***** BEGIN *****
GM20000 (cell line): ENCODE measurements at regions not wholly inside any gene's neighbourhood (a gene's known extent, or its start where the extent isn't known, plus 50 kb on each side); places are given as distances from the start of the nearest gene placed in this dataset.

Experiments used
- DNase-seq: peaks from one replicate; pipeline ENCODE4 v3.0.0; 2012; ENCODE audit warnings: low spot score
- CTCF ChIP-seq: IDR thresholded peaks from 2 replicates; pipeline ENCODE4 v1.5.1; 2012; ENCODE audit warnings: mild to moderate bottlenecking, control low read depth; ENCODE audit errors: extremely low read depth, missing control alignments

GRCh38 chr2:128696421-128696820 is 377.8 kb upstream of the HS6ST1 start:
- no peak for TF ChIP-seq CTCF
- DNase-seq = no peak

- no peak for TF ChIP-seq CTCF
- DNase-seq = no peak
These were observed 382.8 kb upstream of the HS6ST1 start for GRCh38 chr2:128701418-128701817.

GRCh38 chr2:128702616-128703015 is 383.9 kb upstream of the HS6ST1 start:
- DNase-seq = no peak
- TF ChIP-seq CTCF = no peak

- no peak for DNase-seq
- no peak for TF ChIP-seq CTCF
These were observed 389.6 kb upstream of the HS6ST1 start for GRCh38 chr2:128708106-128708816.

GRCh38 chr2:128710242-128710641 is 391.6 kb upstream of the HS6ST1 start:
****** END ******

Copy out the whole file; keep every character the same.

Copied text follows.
GM20000 (cell line): ENCODE measurements at regions not wholly inside any gene's neighbourhood (a gene's known extent, or its start where the extent isn't known, plus 50 kb on each side); places are given as distances from the start of the nearest gene placed in this dataset.

Experiments used
- DNase-seq: peaks from one replicate; pipeline ENCODE4 v3.0.0; 2012; ENCODE audit warnings: low spot score
- CTCF ChIP-seq: IDR thresholded peaks from 2 replicates; pipeline ENCODE4 v1.5.1; 2012; ENCODE audit warnings: mild to moderate bottlenecking, control low read depth; ENCODE audit errors: extremely low read depth, missing control alignments

GRCh38 chr2:128696421-128696820 is 377.8 kb upstream of the HS6ST1 start:
- no peak for TF ChIP-seq CTCF
- DNase-seq = no peak

- no peak for TF ChIP-seq CTCF
- DNase-seq = no peak
These were observed 382.8 kb upstream of the HS6ST1 start for GRCh38 chr2:128701418-128701817.

GRCh38 chr2:128702616-128703015 is 383.9 kb upstream of the HS6ST1 start:
- DNase-seq = no peak
- TF ChIP-seq CTCF = no peak

- no peak for DNase-seq
- no peak for TF ChIP-seq CTCF
These were observed 389.6 kb upstream of the HS6ST1 start for GRCh38 chr2:128708106-128708816.

GRCh38 chr2:128710242-128710641 is 391.6 kb upstream of the HS6ST1 start: